One of the most fascinating findings in the new ACE report on college and university presidents is the changes in the use of presidential search consultants: in 1998, 38 percent of presidents reported that their selection involved a search consultant; in the 2006 survey, that number ballooned to 49 percent; in 2011 it grew to 56 percent. A review of the ads placed in The Chronicle of Higher Education during 2011 found that, of presidential searches in four-year institutions of all types, approximately 90 percent listed a consultant supporting the search. As a consultant myself, I can offer several observations about the reasons that search consultants are so widely used.
First, the office of the presidency is perceived to be more difficult, demanding, and complex than it once was. If the board doesn’t make a good choice, the institution may be weakened. And, perhaps because of this, presidential tenure is shorter, down from 8.5 years to 6.5 years. Boards may feel a consultant is more likely to find candidates who will have longer-term success (and if the president leaves in a short time, the consultant may redo the search without additional fees).
The search process itself is more complex than it used to be. For example, many constituencies want an active role in the search process, while candidates almost always prefer confidentiality. Consultants can try to help strike a balance between these kinds of competing preferences and priorities. There are other complexities, too. The relationships between candidates and institutions can be more effectively managed by an experienced outsider. In some institutions, the search process is highly structured, with identical treatment of all candidates. In others, there is more flexibility, with board members, committees, and candidates seeking to develop and test their relationships. Committees in the latter situation grapple with questions of equity, but a consultant who has worked with different approaches can help address benefits and risks of each.
These days, trustees may want to seek candidates from outside academe. The academic path (from which 41 percent of presidents come) may not be as fruitful in the future, since only 30 percent of chief academic officers aspire to a presidency. Looking outside higher education for a president requires carefully evaluating a candidate’s readiness to move into a new and different culture. Experienced consultants may be able to identify nontraditional candidates and make that appraisal, perhaps using some of the leadership assessment tools available through search consultants or other firms.
Finally, the diversification in leadership that many institutions seek doesn’t happen on its own. Women and people of color who are ready for a presidency are bombarded with recruiting calls, and many say they feel used as “tokens.” A search consultant can identify diverse candidates, building on mutually respectful relationships they have cultivated over the years that encourage candidates to explore an opportunity.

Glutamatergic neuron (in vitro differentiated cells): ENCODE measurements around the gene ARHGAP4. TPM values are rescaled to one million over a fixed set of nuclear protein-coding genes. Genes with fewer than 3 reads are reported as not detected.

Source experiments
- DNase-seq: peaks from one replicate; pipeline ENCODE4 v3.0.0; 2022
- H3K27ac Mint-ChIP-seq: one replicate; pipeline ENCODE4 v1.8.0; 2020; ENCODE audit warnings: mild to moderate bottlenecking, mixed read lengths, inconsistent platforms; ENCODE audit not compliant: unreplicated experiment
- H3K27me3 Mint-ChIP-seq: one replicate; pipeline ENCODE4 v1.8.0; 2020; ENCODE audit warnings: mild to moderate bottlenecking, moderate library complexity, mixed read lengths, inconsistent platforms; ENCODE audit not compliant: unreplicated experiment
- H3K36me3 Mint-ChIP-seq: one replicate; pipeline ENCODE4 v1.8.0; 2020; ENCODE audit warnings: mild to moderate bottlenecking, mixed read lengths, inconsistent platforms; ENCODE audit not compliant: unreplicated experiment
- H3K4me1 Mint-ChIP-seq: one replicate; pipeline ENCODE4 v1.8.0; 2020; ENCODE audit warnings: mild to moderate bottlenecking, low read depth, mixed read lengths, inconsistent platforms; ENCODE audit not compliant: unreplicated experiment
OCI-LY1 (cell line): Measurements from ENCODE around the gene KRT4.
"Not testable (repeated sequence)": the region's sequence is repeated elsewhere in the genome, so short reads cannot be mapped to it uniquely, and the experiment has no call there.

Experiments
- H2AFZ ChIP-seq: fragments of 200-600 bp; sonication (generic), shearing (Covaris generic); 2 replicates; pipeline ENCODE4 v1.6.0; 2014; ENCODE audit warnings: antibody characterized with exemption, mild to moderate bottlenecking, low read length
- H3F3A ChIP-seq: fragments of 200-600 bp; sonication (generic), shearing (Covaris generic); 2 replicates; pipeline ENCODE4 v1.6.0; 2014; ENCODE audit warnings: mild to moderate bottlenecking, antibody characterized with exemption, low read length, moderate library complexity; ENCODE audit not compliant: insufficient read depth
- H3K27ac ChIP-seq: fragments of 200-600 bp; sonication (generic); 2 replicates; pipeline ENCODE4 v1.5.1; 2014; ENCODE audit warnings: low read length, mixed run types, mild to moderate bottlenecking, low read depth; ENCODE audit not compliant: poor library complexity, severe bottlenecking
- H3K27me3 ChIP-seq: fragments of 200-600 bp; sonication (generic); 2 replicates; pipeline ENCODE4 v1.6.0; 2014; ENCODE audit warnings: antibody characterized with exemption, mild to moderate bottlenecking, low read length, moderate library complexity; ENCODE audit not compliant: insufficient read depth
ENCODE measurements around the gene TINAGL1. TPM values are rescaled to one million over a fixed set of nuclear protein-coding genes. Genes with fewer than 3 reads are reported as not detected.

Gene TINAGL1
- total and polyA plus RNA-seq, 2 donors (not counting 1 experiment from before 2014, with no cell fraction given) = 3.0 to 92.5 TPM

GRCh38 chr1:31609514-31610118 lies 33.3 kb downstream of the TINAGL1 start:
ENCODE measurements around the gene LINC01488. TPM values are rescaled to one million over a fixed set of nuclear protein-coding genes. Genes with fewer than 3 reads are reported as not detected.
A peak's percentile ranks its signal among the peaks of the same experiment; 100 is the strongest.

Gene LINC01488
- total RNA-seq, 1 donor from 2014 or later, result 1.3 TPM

For these reasons, boards increasingly ask consultants to assist with presidential searches. And many boards charge their consultants with seeking candidates who are women or people of color. But in the past five years, the percent of presidents who are women has risen only from 23-26 percent, while the percent of presidents who are racial or ethnic minorities declined slightly, from 14 percent in 2006 to 13 percent in 2011.
Why is it that efforts to diversify the presidency have not yielded the results one might hope for? Trustee perceptions of women and people of color doubtless shape the process. The board of an institution whose local or state political environment is characterized by white-male cronyism or a “good-old-boy” culture may feel that a Caucasian man can better represent its interests. An institution facing severe financial challenges may somehow expect that a man will have greater financial management sophistication. These pre-judgments are familiar.
In addition, the readiness of potential candidates is a significant barrier to diversification. Women and people of color who feel they have been overlooked in presidential searches may object to this characterization, but many consultants find that building diverse candidate pools is challenging. We need more well-prepared diverse candidates who are ready to step into a presidency.
As a search committee reviews the credentials of diverse candidates, different career paths and academic specialties may be evaluated differently. Leaders with background in the sciences—where grant revenues and associated institutional stature are higher—may be more attractive than those with backgrounds in other fields. Men have historically been better represented in the sciences. Unusual patterns of job changes or hiatuses in work are probably more likely to be seen in women’s credentials than in men’s, and that may raise concerns for trustees.
Institutional priorities change over time, and diversity may not be as high a priority as it once was. Diversification of the presidency may have been pushed down the agenda by other important concerns that seem more compelling, like economic crisis, public perceptions of higher education, and athletics.
Consultants and boards of trustees clearly have developed a partnership in the very important endeavor of selecting presidents. The priorities of trustees drive the responsibilities of their search consultants. Renewed trustee commitment to diversity, continued professional development of candidates, and the commitment of search consultants will bring us closer to fully diversified leadership ranks in American higher education.
Jean Dowdall is senior vice president of the executive search firm Witt/Kieffer, based in Oak Brook, IL.